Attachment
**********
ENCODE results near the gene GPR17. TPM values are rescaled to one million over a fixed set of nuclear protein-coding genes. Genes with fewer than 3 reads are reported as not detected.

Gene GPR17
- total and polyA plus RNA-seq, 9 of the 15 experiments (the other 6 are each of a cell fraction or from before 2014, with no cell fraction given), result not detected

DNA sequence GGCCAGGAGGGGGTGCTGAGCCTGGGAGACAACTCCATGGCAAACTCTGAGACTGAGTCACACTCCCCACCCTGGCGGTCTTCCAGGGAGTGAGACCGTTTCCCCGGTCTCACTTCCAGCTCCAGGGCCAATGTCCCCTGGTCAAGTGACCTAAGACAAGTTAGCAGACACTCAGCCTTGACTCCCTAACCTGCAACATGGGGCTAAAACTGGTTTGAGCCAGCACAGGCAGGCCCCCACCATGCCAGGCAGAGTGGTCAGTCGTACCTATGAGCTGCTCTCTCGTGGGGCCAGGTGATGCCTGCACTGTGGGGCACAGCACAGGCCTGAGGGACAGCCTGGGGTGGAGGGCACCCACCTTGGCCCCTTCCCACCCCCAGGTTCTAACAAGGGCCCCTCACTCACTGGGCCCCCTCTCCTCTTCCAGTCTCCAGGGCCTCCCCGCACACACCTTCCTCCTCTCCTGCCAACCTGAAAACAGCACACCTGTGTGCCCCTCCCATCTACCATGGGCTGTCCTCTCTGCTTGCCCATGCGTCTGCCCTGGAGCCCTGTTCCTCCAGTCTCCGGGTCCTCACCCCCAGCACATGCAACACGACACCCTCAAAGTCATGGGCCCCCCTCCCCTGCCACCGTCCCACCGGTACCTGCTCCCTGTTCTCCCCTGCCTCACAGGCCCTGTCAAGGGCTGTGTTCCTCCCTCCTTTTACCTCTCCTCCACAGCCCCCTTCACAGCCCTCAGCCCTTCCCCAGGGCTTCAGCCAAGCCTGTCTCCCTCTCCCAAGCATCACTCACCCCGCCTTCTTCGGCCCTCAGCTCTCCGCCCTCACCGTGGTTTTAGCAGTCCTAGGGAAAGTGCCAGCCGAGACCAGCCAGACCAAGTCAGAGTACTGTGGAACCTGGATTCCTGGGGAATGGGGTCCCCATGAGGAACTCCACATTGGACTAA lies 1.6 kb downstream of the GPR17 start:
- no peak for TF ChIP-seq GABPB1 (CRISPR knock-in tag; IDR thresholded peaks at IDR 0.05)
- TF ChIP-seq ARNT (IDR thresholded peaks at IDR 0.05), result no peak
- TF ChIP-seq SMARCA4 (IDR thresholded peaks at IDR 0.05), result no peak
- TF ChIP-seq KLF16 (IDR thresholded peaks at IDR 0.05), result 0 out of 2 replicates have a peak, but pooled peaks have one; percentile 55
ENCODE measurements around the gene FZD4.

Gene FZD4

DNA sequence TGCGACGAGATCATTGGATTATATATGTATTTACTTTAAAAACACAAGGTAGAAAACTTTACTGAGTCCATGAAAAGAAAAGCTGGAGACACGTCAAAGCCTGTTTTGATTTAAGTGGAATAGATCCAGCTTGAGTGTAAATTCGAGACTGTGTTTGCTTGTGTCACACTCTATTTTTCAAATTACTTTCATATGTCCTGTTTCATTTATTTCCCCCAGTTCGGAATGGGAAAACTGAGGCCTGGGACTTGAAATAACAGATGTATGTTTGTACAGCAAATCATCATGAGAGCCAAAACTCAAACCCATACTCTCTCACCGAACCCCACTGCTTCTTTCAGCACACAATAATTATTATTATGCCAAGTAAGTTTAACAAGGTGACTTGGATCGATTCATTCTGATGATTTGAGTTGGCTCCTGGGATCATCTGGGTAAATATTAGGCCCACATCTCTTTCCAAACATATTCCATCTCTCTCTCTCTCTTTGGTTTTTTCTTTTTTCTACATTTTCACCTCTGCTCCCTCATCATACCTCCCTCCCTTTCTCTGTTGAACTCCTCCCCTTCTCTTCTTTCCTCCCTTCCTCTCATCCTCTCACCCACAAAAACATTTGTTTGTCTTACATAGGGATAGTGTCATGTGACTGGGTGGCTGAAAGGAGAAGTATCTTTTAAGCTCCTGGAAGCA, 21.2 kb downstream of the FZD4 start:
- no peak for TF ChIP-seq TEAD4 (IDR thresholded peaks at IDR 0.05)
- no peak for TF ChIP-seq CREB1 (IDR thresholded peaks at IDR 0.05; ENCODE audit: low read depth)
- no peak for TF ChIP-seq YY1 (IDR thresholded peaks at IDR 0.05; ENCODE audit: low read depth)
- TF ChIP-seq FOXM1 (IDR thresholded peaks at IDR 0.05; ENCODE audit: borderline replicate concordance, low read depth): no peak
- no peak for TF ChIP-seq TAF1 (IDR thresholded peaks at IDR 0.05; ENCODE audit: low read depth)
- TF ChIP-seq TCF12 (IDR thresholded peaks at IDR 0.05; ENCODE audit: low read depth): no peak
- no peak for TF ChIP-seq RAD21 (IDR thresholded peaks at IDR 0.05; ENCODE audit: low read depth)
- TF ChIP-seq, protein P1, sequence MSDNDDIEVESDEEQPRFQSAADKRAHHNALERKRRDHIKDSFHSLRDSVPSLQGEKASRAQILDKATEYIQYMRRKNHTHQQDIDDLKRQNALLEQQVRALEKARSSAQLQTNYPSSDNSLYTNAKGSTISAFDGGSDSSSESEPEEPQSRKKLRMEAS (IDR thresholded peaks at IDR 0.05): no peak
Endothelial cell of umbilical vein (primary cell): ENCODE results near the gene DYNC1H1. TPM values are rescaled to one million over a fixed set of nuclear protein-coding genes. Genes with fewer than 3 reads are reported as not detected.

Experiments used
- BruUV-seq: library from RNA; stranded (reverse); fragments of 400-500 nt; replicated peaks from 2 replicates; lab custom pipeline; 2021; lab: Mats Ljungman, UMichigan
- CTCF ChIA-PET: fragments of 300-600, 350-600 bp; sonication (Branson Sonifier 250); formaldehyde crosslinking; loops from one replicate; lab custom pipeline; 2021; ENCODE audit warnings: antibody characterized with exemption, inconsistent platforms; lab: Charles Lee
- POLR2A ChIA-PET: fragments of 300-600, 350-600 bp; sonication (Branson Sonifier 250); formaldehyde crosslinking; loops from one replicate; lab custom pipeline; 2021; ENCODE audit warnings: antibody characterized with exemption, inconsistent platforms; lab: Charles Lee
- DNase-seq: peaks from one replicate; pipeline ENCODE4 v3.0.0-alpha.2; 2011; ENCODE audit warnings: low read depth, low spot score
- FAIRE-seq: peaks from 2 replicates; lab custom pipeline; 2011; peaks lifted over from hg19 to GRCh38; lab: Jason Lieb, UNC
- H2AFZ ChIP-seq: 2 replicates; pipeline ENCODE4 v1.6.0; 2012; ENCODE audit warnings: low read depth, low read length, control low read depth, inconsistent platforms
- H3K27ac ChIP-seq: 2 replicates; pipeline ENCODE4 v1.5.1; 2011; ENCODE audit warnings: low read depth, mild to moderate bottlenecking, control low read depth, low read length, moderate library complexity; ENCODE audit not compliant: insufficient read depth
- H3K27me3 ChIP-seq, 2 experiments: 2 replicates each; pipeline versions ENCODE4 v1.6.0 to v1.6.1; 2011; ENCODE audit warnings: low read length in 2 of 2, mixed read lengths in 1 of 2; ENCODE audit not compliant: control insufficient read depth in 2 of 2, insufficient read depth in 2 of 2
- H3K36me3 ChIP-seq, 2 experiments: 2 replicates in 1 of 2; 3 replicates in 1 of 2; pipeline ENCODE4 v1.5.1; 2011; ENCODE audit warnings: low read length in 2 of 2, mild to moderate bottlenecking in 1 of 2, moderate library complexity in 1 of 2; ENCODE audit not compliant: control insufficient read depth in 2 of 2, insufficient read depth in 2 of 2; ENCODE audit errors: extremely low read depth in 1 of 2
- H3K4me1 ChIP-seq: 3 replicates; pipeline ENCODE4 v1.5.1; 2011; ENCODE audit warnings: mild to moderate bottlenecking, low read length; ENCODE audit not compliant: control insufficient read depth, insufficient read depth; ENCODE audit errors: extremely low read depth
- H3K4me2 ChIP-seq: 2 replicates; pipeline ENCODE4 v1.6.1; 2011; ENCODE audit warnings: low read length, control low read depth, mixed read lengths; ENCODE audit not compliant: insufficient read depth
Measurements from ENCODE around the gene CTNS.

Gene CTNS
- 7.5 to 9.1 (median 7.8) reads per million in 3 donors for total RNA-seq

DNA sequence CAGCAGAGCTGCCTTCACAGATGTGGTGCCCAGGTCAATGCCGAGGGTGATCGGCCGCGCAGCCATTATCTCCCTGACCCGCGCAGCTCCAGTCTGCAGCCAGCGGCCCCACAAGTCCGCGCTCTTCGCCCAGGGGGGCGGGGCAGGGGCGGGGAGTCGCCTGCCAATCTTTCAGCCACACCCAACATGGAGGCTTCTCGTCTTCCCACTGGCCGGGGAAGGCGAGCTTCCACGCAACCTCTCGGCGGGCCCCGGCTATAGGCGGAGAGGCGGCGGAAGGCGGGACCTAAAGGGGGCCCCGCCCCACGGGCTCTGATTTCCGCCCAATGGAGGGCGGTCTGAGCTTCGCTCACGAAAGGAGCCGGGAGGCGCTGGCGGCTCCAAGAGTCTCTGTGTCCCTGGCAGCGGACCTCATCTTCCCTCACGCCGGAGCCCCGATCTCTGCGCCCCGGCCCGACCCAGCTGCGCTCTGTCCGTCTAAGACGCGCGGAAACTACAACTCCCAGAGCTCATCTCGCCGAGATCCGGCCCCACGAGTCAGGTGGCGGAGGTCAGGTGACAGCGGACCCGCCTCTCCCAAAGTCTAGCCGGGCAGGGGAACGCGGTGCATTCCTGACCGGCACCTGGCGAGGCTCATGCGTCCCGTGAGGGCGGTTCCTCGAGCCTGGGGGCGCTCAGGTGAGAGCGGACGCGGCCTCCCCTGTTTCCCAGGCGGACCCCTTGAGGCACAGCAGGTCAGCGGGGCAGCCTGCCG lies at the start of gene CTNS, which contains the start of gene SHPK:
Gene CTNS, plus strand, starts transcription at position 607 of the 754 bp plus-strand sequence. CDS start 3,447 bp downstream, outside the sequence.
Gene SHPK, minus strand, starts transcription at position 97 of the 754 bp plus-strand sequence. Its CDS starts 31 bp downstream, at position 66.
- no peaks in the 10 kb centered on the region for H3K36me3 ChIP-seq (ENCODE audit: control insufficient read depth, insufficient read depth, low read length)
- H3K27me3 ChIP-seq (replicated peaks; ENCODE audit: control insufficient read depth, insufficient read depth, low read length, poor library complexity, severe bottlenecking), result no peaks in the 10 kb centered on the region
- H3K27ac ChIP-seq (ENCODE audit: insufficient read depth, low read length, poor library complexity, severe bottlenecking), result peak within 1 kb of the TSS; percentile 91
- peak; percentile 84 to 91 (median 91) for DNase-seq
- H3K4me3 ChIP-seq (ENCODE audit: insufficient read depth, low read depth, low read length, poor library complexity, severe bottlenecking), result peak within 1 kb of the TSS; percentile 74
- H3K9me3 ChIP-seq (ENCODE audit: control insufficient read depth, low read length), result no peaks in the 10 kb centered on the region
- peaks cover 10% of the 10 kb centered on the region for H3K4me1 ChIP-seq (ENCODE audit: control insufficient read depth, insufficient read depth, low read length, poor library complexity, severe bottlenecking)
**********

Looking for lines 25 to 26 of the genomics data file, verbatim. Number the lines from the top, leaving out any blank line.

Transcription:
- DNase-seq: peaks from one replicate; pipeline ENCODE4 v3.0.0-alpha.2; 2011; ENCODE audit warnings: low read depth, low spot score
- FAIRE-seq: peaks from 2 replicates; lab custom pipeline; 2011; peaks lifted over from hg19 to GRCh38; lab: Jason Lieb, UNC